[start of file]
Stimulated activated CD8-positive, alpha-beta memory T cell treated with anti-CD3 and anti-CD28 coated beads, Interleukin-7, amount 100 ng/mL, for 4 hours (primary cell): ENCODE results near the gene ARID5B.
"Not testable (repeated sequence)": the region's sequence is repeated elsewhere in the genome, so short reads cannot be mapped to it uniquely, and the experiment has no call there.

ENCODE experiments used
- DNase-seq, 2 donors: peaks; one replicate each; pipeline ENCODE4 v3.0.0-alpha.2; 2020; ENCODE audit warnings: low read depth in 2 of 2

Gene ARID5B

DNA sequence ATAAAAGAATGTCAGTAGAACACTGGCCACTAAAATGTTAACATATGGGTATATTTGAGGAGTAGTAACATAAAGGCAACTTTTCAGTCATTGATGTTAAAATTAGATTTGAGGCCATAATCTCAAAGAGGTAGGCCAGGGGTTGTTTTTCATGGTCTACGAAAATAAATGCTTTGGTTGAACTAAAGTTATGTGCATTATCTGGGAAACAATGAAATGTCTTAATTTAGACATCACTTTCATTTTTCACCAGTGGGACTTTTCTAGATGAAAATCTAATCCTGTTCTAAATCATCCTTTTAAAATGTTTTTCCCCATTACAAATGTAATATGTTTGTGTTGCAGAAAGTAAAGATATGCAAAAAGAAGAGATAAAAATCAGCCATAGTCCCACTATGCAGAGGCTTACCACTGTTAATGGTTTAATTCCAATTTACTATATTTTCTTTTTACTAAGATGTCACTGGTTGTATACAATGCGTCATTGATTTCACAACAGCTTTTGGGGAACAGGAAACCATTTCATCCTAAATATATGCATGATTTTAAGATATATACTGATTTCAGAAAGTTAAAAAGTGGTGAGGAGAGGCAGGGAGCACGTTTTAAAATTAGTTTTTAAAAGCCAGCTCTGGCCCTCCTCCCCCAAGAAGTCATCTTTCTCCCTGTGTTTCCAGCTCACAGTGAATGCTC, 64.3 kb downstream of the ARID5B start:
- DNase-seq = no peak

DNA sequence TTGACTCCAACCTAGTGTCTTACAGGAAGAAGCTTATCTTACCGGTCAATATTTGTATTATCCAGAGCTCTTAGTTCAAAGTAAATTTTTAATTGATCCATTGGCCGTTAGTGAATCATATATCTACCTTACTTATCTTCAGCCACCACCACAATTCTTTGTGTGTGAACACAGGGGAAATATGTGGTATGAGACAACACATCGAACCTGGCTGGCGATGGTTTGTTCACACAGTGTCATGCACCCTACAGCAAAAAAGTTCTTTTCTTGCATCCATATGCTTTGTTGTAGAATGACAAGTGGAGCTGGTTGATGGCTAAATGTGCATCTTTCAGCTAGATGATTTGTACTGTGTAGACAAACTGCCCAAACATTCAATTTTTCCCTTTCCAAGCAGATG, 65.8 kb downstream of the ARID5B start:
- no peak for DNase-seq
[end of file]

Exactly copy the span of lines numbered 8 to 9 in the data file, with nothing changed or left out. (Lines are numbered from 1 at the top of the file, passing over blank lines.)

DNA sequence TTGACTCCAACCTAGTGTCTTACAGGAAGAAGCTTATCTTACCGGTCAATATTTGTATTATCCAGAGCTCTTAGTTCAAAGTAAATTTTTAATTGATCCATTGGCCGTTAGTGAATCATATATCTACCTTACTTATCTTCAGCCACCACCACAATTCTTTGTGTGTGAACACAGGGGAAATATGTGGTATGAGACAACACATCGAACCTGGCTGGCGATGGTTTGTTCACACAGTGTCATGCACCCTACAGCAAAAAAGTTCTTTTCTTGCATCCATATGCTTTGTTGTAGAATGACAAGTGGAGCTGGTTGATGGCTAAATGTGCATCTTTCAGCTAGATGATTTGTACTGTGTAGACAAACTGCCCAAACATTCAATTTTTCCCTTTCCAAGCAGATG, 65.8 kb downstream of the ARID5B start:
- no peak for DNase-seq